Emily Adamczyk, PhD Candidate

University of British Columbia, Department of Zoology

I am interested in how anthropogenic activities affect eelgrass biodiversity and ecosystem functions. I aim to understand which drivers are most detrimental to eelgrass community health.

Supervisor(s): Dr. Mary O’Connor

Start to Finish: 9/2015 – 6/2020

CHONe Project:

1.1.5.1: Priorities, approaches, and indicators for management of plant-dominated coastal ecosystems

1.5.1.: Priorities to protect and restore west coast seagrass beds

Project Title:  Anticipated thesis title: Effects of climate, space, and time on eelgrass (Zostera marina) community structure

Project Description:

I will compare eelgrass epifaunal biodiversity between eelgrass meadows that are close and far in proximity to human activities. By combining fieldwork with quantitative analyses, I will be able to detect how human impacts are altering eelgrass biodiversity. This is essential for understanding how eelgrass communities change with the presence of humans and how we can mediate negative stressors to maintain important ecosystem functions.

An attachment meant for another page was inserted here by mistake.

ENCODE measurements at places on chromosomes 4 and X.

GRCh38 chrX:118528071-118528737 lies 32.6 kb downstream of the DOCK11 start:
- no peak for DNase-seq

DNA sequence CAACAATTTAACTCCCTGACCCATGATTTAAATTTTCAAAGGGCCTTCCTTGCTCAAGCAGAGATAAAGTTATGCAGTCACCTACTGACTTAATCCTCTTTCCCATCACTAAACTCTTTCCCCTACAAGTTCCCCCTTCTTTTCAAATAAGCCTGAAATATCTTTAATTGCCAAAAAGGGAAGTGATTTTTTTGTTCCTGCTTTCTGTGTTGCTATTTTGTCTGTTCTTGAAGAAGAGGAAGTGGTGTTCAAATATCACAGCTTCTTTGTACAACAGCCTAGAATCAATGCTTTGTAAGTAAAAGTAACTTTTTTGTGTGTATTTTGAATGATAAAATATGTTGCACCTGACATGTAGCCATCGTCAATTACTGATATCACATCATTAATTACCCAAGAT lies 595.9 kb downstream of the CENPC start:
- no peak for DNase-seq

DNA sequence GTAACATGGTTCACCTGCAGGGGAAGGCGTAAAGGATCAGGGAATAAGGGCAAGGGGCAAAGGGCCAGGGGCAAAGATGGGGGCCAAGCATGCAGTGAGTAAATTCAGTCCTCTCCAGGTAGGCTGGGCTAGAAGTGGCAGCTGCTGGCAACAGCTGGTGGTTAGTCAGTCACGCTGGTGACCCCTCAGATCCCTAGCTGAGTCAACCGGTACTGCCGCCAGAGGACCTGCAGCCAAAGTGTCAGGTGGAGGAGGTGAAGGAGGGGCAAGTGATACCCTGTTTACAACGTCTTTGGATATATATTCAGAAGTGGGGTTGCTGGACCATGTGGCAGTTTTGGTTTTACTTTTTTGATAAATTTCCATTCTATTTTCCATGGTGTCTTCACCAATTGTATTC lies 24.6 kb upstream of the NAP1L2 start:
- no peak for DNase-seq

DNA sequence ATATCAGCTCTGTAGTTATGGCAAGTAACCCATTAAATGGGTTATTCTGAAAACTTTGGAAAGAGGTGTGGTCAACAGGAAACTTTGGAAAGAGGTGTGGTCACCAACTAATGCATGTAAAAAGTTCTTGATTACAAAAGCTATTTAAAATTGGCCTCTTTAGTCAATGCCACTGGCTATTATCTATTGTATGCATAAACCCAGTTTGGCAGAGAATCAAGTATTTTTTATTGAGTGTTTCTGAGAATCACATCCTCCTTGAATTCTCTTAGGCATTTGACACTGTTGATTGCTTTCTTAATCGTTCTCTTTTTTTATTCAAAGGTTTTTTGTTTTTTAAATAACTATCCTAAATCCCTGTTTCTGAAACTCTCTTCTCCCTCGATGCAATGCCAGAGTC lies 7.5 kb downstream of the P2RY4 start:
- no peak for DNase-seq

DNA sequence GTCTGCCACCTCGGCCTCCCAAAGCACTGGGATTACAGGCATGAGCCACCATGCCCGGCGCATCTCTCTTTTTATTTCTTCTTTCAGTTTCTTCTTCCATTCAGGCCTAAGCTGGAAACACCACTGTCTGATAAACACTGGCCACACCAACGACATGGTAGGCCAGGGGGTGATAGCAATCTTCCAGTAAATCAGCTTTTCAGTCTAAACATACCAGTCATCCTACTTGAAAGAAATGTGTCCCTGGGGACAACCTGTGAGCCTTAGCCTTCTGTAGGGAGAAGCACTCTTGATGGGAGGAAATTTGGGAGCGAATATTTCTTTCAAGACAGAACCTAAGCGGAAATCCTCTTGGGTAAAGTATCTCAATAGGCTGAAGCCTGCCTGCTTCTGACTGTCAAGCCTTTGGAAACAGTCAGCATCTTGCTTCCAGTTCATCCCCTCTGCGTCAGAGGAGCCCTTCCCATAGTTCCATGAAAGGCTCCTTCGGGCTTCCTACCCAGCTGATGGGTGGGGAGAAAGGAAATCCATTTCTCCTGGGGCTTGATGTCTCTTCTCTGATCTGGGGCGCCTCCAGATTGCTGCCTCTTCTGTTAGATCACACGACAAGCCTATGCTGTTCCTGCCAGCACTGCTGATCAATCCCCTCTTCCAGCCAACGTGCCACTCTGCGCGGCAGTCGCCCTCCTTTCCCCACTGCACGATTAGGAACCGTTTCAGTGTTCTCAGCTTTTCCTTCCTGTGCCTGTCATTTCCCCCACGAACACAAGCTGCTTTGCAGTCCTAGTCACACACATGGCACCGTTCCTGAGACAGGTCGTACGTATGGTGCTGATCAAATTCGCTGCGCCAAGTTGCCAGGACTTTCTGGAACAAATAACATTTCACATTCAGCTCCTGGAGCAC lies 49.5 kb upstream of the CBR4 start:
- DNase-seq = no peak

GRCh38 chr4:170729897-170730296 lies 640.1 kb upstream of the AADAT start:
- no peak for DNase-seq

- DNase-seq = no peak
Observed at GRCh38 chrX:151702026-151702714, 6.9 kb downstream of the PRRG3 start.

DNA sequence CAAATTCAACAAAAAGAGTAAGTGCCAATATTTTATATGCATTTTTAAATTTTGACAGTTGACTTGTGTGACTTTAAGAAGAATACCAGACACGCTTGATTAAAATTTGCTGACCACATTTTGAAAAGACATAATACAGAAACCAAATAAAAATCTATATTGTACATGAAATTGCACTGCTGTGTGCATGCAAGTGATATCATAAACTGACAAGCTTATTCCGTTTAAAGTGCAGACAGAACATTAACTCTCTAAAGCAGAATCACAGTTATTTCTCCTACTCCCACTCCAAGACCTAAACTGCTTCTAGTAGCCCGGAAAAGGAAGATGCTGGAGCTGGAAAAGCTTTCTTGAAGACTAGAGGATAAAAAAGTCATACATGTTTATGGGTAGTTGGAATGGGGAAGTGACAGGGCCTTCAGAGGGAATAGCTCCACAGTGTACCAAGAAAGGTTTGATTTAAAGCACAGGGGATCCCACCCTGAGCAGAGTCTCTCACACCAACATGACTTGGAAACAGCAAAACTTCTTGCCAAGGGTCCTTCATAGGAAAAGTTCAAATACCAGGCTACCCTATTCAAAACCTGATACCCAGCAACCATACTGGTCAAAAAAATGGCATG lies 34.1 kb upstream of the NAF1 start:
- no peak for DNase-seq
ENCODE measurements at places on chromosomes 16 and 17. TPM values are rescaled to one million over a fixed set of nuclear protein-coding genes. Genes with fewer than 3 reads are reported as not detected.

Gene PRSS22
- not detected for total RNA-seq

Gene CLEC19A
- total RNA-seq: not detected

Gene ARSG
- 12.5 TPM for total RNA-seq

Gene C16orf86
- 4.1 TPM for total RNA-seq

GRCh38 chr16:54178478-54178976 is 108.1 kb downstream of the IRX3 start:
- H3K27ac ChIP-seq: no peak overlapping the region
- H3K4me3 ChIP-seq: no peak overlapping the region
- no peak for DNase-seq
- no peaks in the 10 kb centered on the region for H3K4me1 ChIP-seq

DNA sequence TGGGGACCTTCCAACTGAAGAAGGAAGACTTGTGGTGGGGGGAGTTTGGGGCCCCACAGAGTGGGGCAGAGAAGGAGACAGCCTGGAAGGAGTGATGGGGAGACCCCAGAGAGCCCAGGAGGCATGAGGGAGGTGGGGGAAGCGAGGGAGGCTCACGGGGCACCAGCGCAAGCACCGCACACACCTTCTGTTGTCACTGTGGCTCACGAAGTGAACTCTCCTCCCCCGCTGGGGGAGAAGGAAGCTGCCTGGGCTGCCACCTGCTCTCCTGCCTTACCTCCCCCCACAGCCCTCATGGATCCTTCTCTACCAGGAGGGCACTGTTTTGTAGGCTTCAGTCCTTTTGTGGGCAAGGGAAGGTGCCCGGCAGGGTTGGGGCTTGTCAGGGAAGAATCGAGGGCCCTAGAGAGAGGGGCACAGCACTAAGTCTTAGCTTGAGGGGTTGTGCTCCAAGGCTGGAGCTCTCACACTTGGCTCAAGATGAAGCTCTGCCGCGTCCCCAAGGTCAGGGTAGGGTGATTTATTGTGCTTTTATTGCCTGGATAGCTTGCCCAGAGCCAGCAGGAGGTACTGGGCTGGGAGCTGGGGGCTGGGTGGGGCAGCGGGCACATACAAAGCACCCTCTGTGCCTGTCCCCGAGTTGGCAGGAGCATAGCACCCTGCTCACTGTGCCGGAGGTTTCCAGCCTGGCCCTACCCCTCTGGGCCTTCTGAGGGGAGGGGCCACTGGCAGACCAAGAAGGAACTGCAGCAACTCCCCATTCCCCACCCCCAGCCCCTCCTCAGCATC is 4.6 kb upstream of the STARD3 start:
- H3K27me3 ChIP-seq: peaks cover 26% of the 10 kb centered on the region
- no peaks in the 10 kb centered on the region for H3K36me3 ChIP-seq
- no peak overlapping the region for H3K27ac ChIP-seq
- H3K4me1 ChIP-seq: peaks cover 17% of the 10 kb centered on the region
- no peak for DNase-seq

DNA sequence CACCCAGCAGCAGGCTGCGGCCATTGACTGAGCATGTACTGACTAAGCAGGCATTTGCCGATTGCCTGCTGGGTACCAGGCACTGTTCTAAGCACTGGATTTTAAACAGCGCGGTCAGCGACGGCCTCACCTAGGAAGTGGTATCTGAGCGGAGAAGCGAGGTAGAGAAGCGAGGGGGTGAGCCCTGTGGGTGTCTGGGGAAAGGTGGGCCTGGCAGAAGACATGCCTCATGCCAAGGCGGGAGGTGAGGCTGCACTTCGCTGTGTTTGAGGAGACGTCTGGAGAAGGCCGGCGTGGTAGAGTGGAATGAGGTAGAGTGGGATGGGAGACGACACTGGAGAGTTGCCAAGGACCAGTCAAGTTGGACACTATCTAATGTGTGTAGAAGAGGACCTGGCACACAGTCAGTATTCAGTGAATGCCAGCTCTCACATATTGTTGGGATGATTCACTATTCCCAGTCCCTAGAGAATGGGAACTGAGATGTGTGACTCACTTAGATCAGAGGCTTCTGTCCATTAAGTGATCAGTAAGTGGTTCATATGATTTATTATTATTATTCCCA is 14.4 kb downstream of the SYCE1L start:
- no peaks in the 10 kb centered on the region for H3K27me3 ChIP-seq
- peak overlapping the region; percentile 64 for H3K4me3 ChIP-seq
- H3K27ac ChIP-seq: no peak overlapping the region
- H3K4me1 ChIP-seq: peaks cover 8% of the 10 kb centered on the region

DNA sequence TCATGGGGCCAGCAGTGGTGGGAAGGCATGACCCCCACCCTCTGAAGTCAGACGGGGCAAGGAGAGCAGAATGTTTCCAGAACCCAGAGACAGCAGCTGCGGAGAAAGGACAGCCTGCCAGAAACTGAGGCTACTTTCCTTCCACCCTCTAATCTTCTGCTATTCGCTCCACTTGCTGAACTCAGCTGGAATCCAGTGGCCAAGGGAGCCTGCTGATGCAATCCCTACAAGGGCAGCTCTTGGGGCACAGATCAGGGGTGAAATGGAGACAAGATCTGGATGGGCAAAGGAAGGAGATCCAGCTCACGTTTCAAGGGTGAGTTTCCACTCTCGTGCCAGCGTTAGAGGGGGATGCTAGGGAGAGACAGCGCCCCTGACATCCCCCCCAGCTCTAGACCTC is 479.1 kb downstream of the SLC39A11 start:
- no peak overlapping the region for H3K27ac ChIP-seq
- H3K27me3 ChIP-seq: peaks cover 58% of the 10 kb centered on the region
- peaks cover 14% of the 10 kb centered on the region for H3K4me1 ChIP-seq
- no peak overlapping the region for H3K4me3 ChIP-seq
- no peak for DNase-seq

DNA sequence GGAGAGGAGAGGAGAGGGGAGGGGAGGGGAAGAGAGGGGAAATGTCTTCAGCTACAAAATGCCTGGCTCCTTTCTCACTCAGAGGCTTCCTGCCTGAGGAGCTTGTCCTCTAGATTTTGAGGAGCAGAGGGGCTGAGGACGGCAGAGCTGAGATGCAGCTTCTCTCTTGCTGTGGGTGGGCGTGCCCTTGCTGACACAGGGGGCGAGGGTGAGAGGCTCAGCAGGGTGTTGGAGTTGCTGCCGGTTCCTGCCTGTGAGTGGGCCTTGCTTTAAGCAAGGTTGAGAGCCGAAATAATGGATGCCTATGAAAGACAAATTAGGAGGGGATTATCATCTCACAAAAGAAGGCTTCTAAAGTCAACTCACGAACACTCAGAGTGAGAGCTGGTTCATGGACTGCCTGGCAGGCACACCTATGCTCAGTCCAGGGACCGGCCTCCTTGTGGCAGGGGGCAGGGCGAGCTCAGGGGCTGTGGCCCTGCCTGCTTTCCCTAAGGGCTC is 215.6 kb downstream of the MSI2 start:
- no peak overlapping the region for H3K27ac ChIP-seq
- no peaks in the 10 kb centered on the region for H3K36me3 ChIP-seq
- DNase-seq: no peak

The specific project/thesis aims are:

  1. Determining how anthropogenic activities alter eelgrass biodiversity and functions
  2. Identifying which indicators are most important for assessing eelgrass ecosystem health
  3. Comparing effects of human impacts on eelgrass communities between the east and west coast of Canada

This work will inform management on which indicators to analyze when assessing eelgrass ecosystem health and will help with creating MPAs.

4th World Conference on Marine Biodiversity 2018

May 13-16, 2018, Palais des Congrès, Montreal, Quebec

More Info.